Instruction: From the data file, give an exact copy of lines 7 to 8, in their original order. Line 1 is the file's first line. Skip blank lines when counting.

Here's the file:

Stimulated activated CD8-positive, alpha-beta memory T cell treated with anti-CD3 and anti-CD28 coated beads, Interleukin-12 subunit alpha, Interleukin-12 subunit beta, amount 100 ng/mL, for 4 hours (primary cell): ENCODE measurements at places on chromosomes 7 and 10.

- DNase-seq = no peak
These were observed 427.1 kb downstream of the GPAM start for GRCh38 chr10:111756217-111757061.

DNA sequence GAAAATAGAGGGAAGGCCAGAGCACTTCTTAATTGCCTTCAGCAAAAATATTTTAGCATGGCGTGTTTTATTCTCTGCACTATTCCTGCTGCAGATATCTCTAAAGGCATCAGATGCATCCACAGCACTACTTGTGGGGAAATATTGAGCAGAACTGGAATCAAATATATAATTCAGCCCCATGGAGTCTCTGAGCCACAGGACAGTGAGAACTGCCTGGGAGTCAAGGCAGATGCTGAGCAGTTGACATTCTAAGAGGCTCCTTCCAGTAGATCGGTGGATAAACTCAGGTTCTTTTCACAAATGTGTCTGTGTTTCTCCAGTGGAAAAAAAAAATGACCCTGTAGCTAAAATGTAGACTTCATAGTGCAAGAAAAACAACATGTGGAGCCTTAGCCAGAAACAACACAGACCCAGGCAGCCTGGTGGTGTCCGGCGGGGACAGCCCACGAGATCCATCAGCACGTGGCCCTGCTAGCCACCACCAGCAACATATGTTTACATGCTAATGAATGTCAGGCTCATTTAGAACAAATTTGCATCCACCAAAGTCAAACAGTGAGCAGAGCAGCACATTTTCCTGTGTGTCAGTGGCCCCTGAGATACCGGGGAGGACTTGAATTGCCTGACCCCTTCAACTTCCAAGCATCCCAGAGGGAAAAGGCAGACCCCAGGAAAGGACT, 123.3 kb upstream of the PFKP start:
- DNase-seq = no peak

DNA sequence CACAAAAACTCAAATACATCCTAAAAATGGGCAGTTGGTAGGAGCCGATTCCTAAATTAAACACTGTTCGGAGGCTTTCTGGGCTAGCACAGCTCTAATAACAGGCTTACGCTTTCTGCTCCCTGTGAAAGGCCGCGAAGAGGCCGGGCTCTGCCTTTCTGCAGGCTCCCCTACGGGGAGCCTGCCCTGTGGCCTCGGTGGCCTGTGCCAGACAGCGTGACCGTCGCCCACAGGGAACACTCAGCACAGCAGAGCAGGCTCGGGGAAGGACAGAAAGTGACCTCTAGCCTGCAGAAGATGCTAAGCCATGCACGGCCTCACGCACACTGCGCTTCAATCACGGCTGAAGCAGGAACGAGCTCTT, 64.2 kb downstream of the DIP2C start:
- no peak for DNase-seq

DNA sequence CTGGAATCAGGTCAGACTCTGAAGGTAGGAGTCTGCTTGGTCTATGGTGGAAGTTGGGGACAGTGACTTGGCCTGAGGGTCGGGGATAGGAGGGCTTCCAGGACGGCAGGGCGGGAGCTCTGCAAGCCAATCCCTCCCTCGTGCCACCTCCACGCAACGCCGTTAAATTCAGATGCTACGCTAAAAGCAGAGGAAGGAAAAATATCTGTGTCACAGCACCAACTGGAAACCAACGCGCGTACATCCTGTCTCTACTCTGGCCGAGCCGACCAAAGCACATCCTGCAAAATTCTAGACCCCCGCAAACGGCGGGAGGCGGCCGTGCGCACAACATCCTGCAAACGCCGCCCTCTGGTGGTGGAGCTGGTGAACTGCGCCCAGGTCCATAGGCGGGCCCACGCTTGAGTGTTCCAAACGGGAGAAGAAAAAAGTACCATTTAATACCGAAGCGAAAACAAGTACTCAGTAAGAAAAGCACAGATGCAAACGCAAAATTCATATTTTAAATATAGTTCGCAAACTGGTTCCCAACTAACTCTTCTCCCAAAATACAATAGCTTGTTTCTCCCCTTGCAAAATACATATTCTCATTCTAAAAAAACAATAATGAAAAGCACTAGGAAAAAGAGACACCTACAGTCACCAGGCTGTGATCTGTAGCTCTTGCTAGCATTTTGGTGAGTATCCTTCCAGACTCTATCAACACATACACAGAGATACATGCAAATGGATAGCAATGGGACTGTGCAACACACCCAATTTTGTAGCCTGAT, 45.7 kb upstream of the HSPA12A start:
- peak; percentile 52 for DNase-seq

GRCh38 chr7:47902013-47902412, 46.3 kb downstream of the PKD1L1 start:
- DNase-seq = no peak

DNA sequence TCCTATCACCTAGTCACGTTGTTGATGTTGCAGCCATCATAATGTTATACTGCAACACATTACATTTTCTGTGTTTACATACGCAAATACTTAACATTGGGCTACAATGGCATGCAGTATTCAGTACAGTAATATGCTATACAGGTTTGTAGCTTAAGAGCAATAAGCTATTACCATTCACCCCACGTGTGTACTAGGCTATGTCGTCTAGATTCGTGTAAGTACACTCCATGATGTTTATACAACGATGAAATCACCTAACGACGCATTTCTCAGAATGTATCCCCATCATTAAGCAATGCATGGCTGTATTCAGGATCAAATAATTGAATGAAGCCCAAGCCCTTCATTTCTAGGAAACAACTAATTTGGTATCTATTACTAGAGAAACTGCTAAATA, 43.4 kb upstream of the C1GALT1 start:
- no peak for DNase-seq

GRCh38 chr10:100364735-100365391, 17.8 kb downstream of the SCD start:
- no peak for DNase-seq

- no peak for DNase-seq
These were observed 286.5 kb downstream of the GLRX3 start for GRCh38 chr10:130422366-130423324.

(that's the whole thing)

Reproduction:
- no peak for DNase-seq

DNA sequence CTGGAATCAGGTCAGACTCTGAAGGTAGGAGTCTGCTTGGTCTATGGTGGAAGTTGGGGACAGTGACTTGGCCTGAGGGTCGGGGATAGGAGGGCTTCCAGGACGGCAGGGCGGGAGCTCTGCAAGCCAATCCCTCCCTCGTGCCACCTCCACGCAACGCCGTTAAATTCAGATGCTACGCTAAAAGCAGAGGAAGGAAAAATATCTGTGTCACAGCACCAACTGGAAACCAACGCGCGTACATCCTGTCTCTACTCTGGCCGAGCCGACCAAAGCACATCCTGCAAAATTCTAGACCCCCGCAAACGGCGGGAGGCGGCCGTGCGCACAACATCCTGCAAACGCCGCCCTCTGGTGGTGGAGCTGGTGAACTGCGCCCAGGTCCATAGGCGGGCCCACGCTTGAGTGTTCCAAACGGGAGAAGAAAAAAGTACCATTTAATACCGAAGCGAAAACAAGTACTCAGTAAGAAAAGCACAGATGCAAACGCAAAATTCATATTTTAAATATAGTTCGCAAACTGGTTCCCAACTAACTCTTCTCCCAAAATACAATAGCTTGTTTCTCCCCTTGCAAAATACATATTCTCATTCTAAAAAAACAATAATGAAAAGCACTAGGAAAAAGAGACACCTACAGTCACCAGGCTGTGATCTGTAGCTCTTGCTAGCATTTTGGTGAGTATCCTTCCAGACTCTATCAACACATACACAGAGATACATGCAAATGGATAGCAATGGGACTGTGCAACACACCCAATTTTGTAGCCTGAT, 45.7 kb upstream of the HSPA12A start: